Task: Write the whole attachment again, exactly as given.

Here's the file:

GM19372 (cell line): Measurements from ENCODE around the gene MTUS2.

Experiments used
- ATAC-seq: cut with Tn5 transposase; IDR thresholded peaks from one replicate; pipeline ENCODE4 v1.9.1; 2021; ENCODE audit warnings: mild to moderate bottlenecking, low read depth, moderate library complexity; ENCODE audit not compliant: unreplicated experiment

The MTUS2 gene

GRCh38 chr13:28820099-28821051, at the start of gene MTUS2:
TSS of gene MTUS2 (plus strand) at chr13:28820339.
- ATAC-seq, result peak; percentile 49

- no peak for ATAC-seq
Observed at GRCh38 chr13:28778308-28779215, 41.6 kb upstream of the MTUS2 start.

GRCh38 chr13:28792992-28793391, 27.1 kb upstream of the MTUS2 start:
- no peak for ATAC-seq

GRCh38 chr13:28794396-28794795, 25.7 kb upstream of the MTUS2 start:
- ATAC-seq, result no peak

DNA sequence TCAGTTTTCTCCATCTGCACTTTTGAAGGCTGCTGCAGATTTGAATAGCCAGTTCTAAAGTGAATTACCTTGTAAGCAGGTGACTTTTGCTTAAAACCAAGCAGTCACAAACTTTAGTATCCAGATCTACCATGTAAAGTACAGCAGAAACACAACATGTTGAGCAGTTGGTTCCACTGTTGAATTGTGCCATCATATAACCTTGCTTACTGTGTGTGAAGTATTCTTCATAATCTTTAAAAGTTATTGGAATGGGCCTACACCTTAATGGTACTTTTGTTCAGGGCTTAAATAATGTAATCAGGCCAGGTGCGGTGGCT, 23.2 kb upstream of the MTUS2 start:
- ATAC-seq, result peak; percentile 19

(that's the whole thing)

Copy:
GM19372 (cell line): Measurements from ENCODE around the gene MTUS2.

Experiments used
- ATAC-seq: cut with Tn5 transposase; IDR thresholded peaks from one replicate; pipeline ENCODE4 v1.9.1; 2021; ENCODE audit warnings: mild to moderate bottlenecking, low read depth, moderate library complexity; ENCODE audit not compliant: unreplicated experiment

The MTUS2 gene

GRCh38 chr13:28820099-28821051, at the start of gene MTUS2:
TSS of gene MTUS2 (plus strand) at chr13:28820339.
- ATAC-seq, result peak; percentile 49

- no peak for ATAC-seq
Observed at GRCh38 chr13:28778308-28779215, 41.6 kb upstream of the MTUS2 start.

GRCh38 chr13:28792992-28793391, 27.1 kb upstream of the MTUS2 start:
- no peak for ATAC-seq

GRCh38 chr13:28794396-28794795, 25.7 kb upstream of the MTUS2 start:
- ATAC-seq, result no peak

DNA sequence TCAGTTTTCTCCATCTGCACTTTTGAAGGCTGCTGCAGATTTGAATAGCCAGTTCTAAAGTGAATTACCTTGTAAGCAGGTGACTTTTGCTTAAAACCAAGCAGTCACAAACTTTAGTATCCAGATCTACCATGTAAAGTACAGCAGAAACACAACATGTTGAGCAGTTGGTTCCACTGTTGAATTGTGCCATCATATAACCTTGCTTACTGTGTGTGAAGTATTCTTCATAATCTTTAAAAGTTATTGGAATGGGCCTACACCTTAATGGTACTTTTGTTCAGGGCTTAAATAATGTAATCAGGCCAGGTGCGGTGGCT, 23.2 kb upstream of the MTUS2 start:
- ATAC-seq, result peak; percentile 19